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Cowick Kings Manor

Also known as, or recorded in historical documents as;
Manor Hill, Snaith and Cowick

In the civil parish of Snaith and Cowick.
In the historic county of Yorkshire.
Modern Authority of East Riding of Yorkshire.
1974 county of Humberside.
Medieval County of Yorkshire West Riding.

OS Map Grid Reference: SE65202055
Latitude 53.67736° Longitude -1.01442°

Cowick Kings Manor has been described as a probable Palace, and also as a probable Fortified Manor House.

There are earthwork remains.

This site is a scheduled monument protected by law.


A polygonal moated site, 450m south of Little London. It has two sides of just under 90m long, meeting almost at right angles to form a westward pointing projection, each flanked by two shorter sides - the northern being around 40m long and the longer, southern side being 68m. The fifth side is about 95m in length and contains the single causewayed entrance to the central island. Overall, the monument is 150m at its widest, east-west by 136m north-south. The surrounding moat is 20m at its widest at the western projecting point, narrowing in places to under 7m and is between 3m and 4m deep. It was surrounded by an exterior bank which, although surviving in places, has been largely levelled through ploughing activity over the course of the years. This ploughing has also removed the above ground remains of the moated site's outer courts. The moat arms were dredged in 1976, when upstanding traces of an inner bank were removed, and the moat bottom was over-cut. During these operations, a large quantity of late medieval to early 16th century pottery, building materials, timber planks, fragments of three wooden bowls, leatherwork, decorated floor tiles and food remains were found. Excavations carried out in the same year located the site of bridge emplacements on the northern side of the western projection, and scatters of medieval tiles on the moat island, although no structural remains were otherwise found to survive within the moated enclosure. Kings Manor moat dates from about 1320, although the evidence from written sources suggest that the moat was dug around the buildings of an existing complex. The original buildings may have been a royal hunting lodge, as King John is known to have hunted in the area. In 1295 Edward I gave the manor of Cowick to Henry de Lacy. By the early 14th century, Cowick manor was an established part of the lands of the house of Lancaster, but then passed into Crown ownership in 1322 during the reign of Edward II, following the fall of Thomas, Earl of Lancaster. Following his acquisition of the manor in 1322, Edward II, who stayed at Cowick frequently during visits to Yorkshire, had a number of improvements and renovations carried out, including the excavation of the moat around the inner court of the manor in 1323. He is also recorded as spending two hundred pounds on improvements, including tiling the roof and installing fire places. Edward III spent a further one hundred and forty pounds on the house and then conferred it on his mother Queen Isabella as a gift in 1327 and then to his Queen, Philippa. In 1370, Cowick moat was granted back to the house of Lancaster, and it is referred to in Duchy of Lancaster papers in an account of 1373-4, which describes the configuration of the hall, living quarters and associated rooms and passages of the manor. The manor later became the residence of Catherine Swinford, third wife of John of Gaunt. In 1422, Thomas Rothwell and Elizabeth his wife, formerly married to Sir Thomas Swinford, owned the property. Following the battle of Bosworth in 1485, the manor again reverted back to the Crown, remaining so for much of the 16th century. The manor house was reputedly in a ruinous state by the Tudor period, with Cowick Manor being removed to a different site - Cowick Hall 600m to the north of the monument between East and West Cowick, where it became the seat of the Dawnay family. The moated site was abandoned sometime after this. (Scheduling Report)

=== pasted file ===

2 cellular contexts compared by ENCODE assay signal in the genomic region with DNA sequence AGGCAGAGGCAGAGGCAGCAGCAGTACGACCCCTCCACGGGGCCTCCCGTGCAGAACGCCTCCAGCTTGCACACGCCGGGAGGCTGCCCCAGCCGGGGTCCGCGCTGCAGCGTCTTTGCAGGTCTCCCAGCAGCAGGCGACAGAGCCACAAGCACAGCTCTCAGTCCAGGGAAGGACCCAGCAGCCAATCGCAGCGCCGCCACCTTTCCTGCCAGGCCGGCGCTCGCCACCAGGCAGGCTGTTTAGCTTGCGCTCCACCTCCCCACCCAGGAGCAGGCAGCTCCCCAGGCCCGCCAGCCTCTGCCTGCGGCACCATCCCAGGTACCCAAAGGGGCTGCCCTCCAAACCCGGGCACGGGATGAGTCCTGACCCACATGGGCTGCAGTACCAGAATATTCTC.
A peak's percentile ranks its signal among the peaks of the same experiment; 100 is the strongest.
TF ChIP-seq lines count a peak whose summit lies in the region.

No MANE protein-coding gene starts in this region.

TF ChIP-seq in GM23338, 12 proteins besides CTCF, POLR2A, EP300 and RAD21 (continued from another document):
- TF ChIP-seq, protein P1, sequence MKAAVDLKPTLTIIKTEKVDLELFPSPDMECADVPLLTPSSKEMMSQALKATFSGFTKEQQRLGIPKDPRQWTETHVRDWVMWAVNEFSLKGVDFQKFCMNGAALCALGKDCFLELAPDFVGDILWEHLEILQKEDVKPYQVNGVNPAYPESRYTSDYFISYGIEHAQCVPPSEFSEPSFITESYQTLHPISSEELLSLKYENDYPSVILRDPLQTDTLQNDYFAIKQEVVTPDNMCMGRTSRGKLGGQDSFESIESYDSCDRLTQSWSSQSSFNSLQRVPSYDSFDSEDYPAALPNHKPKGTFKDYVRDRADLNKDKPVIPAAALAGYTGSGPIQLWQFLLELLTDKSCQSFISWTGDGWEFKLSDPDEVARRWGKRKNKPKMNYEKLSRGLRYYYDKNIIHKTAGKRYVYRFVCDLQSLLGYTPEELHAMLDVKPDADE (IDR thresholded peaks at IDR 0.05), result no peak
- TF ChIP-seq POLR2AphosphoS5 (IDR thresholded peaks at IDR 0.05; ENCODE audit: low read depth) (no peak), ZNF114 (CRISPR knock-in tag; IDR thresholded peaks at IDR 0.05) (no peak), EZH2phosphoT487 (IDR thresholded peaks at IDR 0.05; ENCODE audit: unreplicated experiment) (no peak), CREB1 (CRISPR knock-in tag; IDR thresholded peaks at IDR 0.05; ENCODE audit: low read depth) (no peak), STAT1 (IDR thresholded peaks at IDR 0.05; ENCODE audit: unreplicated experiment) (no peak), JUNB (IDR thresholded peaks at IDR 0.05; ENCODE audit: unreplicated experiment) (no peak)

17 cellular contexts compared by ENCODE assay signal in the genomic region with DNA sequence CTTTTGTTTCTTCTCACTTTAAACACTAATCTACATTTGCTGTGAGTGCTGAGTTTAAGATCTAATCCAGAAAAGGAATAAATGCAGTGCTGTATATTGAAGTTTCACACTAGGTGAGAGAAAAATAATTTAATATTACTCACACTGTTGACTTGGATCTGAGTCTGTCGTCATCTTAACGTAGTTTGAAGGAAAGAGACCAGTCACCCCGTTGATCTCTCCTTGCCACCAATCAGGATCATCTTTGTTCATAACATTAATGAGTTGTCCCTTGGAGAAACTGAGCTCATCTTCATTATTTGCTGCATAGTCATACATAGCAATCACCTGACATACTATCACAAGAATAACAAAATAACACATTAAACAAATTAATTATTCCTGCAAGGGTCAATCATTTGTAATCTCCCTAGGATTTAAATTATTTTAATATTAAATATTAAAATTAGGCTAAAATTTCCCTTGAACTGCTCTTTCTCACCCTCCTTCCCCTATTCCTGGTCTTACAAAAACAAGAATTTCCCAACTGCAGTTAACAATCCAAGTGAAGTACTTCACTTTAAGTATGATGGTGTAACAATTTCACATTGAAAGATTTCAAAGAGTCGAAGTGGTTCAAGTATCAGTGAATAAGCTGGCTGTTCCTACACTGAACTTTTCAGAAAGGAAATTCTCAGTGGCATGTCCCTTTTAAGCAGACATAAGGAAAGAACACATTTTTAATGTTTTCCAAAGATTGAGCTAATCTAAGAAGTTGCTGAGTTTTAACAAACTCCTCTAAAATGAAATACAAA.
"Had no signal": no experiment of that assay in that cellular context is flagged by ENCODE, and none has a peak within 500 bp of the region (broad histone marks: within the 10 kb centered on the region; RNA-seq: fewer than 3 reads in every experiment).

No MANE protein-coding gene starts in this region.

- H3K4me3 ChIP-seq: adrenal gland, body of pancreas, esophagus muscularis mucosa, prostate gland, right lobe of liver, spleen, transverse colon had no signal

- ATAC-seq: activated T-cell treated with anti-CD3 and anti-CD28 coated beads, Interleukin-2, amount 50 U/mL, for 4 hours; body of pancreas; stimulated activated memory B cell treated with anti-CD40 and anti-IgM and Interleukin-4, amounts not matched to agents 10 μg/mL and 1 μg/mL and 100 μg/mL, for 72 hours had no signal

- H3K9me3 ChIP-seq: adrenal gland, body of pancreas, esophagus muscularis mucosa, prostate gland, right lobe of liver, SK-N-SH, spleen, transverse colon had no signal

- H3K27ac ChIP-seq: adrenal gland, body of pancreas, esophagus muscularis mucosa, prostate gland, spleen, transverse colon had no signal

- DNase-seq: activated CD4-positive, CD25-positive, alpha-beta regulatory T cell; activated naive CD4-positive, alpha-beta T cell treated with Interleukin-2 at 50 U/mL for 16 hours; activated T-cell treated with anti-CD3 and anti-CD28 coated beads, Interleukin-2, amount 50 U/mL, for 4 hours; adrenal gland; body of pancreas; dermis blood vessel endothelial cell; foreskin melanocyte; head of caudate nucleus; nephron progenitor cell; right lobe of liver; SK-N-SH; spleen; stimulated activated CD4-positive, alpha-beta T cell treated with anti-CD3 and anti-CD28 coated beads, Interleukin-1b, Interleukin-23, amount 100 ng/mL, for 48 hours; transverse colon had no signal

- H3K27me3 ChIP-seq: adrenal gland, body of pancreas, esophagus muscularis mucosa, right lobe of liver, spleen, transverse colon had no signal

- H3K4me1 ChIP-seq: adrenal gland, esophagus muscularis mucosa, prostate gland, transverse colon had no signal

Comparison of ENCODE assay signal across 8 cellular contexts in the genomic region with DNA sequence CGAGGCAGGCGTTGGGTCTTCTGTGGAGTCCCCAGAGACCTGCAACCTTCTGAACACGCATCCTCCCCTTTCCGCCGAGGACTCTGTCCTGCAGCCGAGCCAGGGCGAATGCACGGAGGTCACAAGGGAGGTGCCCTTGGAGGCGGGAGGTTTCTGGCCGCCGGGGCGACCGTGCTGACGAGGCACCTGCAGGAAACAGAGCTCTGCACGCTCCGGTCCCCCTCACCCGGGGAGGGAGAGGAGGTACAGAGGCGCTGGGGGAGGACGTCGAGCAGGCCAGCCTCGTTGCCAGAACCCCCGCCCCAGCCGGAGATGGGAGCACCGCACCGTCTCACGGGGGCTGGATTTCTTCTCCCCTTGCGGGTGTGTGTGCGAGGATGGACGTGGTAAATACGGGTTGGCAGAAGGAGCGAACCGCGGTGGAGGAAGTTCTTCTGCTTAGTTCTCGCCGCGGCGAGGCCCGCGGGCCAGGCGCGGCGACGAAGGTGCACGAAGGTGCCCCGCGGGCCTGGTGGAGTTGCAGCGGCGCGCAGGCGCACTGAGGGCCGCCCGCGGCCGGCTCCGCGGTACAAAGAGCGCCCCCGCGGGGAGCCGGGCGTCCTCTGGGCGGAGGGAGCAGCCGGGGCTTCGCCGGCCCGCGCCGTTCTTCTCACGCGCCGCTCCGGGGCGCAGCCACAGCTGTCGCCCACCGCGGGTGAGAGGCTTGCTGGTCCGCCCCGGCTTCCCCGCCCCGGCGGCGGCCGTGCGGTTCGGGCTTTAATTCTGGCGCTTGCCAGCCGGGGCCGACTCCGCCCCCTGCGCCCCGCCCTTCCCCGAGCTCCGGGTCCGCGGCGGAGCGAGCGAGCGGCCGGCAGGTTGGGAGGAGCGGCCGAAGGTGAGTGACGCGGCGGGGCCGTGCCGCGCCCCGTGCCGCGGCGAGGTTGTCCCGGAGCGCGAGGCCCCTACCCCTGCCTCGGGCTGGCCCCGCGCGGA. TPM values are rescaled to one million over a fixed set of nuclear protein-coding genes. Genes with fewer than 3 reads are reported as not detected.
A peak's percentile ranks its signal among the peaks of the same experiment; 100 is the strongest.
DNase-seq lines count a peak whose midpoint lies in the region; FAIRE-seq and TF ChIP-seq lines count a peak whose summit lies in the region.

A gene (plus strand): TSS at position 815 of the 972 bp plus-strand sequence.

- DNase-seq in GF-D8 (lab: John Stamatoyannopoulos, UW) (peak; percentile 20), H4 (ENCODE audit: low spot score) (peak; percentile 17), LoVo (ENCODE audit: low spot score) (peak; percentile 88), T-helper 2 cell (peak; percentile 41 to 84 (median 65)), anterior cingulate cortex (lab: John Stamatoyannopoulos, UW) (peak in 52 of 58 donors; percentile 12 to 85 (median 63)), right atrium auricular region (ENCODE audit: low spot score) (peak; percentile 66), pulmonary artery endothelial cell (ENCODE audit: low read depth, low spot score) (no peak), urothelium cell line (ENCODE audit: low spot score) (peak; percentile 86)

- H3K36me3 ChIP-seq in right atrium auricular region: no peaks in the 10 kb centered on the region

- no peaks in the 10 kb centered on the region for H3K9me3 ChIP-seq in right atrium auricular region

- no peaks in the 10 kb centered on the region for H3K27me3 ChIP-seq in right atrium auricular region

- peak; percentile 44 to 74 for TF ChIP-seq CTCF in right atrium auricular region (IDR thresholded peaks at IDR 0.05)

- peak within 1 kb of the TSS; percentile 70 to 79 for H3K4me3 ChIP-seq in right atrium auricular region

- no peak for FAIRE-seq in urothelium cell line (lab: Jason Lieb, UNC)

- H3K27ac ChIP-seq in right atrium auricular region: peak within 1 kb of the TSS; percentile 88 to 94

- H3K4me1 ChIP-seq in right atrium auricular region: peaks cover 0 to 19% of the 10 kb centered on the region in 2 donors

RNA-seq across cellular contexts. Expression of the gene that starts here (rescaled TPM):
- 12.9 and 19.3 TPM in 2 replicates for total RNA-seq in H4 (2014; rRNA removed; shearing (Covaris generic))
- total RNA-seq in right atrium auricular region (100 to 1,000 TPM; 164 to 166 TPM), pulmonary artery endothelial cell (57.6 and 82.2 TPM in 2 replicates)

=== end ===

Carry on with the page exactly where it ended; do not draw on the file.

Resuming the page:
The original buildings may have been a royal hunting lodge. Emery writes the wide ditch was dug in 1323, one of only 3 royal manors in the North of England. Little London, just to the north of the manor, may have been the site of a welsh drovers market, both serving this manor and a camp of 'aliens' gaining royal protection. See Llundainfach
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This record last updated 26/07/2017 09:20:06

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